A few years ago I had the privilege of hearing the writer Junot Diaz give the keynote address at NCTE. His speech was a fierce and impassioned testament to both the power of the written word and of teachers to change student lives, and I left the hall determined to read his novel, The Brief Wondrous Life of Oscar Wao, which re-invents the American immigrant experience through the eyes of a nerdy Dominican boy who’s landed in New Jersey.
I wouldn’t be writing this, however, if I simply read the book. As it was, it sat unopened on my shelf for more weeks than I care to admit to because I was nervous about reading it. I’d heard that it was filled with Spanish, and not knowing Spanish, I was afraid I’d be frustrated by my inability to understand. And so the book sat there until I decided not to let fear rule my reading life. I cracked it open and immediately fell in love with the characters and Diaz’s sentences. And as for the Spanish, it wasn’t a problem. I could often get the gist from the context, and when that failed, I simply read on, so engaged and enamored with the voice and the story that those unknown words didn’t matter.
I share this because I think there’s a lesson about vocabulary here. Of course, we want to build our students’ word banks and foster an appreciation of language, especially for those learning English. But if we also want to build resilient readers who feel confident of their ability to tackle a text, we may want to reconsider how much vocabulary we introduce up front, aware that too much pre-teaching may actually undermine our students’ ability to become strong, active readers by implying that we can’t make meaning unless we know all the words.
What’s needed, I think, is a balance between helping students acquire vocabulary and helping them become stronger readers—and a recognition that those two things are not exactly the same. In a recent post, for instance, I looked at the opening of the nonfiction book Starfish by Edith Thacher Hurd, which uses the word ‘pool’ on the very first page in a way I suspect many children are unfamiliar with. We could, of course, pre-teach the word so they don’t think starfish live in swimming pools. But if we use a text-based Know/Wonder chart and model its use with the first page, we could question the word instead of pre-teach it—as in “I know that starfish live in pools because the writer says that right here, but I wonder if this means swimming pools since I’ve never seen a starfish in a pool.” This would invite students to look out for clues in both the text and the pictures, with a dictionary consulted afterwards if more clarification was needed. And that hunt for clues would greatly increase the likelihood of them remembering the other meaning of the word.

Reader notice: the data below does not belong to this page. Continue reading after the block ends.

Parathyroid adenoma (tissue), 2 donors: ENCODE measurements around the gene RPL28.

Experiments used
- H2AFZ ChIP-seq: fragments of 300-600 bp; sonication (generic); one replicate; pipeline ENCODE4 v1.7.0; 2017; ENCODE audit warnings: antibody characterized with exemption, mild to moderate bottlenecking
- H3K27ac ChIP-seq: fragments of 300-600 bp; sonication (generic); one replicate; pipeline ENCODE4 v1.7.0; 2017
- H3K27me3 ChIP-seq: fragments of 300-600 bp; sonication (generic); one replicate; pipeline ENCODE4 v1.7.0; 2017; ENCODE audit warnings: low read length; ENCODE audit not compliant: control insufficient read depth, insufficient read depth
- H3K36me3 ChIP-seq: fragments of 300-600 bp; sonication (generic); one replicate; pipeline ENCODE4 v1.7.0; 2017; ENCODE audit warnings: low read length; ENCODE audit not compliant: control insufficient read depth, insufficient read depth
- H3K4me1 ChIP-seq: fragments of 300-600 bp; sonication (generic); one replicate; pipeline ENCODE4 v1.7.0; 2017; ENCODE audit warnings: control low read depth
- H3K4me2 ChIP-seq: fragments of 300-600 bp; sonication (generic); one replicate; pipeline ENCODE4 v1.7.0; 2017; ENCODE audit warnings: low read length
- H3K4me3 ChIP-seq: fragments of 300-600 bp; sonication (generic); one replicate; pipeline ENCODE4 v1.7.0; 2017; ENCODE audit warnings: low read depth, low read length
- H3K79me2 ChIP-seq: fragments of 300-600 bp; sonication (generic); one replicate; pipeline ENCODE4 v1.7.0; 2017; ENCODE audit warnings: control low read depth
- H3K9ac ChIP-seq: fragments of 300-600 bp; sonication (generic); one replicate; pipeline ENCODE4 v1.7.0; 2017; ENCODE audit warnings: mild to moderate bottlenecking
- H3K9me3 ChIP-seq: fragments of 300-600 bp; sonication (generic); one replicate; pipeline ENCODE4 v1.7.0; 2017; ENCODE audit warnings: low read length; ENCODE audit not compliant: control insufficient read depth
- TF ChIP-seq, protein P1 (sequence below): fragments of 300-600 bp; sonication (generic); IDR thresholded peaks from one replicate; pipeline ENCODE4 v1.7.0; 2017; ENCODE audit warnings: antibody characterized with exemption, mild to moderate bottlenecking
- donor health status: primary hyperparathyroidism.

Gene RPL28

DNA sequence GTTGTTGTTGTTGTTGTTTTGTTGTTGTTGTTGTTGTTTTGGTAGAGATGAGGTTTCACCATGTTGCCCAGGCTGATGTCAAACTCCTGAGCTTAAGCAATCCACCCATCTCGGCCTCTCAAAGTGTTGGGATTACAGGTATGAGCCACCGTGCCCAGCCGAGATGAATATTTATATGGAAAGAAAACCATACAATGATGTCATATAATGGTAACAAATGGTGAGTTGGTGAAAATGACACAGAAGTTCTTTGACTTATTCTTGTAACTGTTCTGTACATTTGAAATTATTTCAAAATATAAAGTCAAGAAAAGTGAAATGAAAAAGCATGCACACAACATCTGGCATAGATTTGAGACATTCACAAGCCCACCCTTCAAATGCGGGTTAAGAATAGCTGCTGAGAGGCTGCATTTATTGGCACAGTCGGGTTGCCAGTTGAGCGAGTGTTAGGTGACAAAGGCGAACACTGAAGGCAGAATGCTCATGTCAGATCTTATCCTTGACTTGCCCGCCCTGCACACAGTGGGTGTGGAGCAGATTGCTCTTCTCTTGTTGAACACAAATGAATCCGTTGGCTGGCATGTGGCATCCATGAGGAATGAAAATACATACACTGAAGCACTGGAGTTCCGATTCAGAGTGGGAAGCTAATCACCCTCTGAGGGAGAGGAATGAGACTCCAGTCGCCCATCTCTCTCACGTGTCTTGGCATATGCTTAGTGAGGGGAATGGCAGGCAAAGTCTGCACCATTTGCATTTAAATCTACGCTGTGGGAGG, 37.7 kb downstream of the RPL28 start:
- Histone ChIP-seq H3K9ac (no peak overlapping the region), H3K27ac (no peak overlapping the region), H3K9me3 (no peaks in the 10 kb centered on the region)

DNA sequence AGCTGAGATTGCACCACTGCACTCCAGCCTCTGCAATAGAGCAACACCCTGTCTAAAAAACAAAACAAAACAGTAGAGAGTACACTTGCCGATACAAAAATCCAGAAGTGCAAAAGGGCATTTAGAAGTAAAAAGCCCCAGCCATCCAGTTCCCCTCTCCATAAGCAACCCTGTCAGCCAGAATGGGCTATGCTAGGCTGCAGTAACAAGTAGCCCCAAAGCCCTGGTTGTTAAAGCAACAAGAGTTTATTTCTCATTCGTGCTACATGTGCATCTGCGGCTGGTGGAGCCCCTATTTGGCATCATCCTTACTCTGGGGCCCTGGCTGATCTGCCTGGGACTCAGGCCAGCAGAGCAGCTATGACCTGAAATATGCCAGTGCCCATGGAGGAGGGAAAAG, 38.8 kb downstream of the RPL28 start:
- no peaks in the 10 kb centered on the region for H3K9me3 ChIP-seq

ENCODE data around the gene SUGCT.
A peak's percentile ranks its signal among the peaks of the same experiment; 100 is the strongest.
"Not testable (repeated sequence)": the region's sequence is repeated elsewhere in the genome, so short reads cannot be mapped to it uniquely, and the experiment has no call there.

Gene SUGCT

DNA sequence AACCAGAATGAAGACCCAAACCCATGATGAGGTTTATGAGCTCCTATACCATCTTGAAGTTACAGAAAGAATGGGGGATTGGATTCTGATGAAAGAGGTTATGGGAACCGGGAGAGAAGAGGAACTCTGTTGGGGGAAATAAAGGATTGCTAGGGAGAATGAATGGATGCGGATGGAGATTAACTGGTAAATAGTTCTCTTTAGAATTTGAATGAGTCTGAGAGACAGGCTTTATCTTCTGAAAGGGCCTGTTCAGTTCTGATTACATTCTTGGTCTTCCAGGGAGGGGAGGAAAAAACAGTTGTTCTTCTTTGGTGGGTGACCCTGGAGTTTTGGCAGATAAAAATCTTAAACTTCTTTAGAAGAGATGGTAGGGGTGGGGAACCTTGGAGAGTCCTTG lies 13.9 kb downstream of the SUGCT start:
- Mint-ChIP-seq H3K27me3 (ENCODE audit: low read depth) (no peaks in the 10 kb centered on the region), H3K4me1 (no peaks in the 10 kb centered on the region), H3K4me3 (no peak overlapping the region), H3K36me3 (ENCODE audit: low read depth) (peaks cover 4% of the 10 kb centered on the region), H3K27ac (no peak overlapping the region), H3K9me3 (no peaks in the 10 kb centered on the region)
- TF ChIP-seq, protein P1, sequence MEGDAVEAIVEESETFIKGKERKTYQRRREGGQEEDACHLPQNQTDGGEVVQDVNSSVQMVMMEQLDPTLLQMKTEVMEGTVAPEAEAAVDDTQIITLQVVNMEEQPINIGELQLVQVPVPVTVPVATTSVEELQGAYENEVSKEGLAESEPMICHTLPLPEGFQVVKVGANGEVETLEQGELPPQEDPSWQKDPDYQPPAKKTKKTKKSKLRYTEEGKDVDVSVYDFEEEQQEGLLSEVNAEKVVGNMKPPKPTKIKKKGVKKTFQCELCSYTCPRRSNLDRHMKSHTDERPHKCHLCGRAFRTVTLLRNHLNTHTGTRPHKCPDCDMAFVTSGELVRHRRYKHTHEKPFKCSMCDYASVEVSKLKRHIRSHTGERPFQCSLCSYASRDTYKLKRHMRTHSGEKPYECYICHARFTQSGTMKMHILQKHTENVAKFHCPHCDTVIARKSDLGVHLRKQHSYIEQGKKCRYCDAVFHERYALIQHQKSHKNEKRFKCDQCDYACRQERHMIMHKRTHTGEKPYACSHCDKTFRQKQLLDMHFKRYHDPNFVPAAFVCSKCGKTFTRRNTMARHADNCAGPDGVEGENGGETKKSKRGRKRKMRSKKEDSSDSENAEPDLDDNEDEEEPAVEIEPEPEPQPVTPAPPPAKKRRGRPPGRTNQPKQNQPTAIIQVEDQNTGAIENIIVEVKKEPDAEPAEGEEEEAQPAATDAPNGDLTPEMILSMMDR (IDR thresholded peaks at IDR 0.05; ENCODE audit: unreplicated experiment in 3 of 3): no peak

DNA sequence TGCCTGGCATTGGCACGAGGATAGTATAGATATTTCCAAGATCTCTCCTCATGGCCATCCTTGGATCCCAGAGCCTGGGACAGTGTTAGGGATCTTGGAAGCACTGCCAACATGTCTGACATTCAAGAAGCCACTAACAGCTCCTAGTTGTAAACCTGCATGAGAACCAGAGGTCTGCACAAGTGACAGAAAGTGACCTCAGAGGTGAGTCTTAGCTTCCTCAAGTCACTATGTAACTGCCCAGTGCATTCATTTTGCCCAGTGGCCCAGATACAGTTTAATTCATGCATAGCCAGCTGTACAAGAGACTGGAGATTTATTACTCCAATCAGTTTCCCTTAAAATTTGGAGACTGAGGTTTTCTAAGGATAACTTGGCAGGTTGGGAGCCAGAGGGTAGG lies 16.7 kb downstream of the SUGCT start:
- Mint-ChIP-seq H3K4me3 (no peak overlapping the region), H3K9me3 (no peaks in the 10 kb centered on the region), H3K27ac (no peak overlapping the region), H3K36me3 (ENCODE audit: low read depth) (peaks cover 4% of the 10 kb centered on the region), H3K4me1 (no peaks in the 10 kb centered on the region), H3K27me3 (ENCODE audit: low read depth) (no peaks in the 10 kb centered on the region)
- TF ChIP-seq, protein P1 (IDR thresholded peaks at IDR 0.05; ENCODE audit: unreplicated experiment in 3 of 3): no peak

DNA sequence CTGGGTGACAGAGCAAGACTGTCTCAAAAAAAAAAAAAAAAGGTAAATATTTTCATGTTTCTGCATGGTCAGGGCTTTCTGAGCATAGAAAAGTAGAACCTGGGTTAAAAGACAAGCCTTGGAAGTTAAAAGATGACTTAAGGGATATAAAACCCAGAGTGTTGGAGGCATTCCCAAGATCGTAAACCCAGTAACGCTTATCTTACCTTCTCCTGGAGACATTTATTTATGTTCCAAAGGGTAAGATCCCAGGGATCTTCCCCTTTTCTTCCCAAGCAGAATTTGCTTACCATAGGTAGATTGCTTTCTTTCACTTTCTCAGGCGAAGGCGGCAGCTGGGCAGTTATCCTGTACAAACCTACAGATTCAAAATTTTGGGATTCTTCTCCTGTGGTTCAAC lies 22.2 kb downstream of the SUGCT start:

To help students discover what I did when I finally dove into Oscar Wao, I also recommend that teachers give students the opportunity to see how much they can figure out from the words they do know, without getting hung up on the ones they don’t. Here, for instance, is the beginning of an article, “Can Animals Think” by Eugene Linden, that a 6th grade English Language Learner teacher was preparing to have her class read as part of a unit on animal intelligence:
The teacher worried there were too many words the students didn’t know and that those words would bog them down and impact their comprehension. But rather that pre-teaching them, we decided to see what would happen if we asked the students to work with a partner and highlight all the parts they could understand, which looked something like this:
She then asked the partners to re-read the paragraph with just the highlighted words, and in virtually every case, the students ‘got’ what was being described in a way that allowed them to continue engaging with the larger ideas in the article—and they were even able to posit the meaning of some of the unknown words. Then after they’d finished the article and discussed what they thought the writer had to say about the intelligence of animals, the teacher asked the class to vote on a handful of words they’d like to know, and those words became the focus of their vocabulary work for the week.
Depending on the word, this vocabulary work might include one or more of the strategies and tools Janet Allen offers in her wonderful book Inside Words, such as the Frayer Model, which asks students to think about how a new vocabulary word is similar and different to other words they know, and concept ladders, which invite students to dig into an abstract noun to better understand its causes, effects, uses and nuances. In this way, students have strategies that both help them learn vocabulary in a deep, more lasting way and to navigate texts with unfamiliar words with more resilience and confidence, knowing that that happens to every reader every once in a while.
Of course, there are times when we do want to introduce vocabulary before students read. And so in Part 2 I’ll share how a group of high school teachers I recently worked with made decisions about which words to pre-teach and why as they prepared to incorporate more diverse complex texts into their curriculum. For now, though, I think what’s important to remember is that teaching students words is not the same as teaching them how to read—and that students need strategies and tools for both, along with lots of time to practice.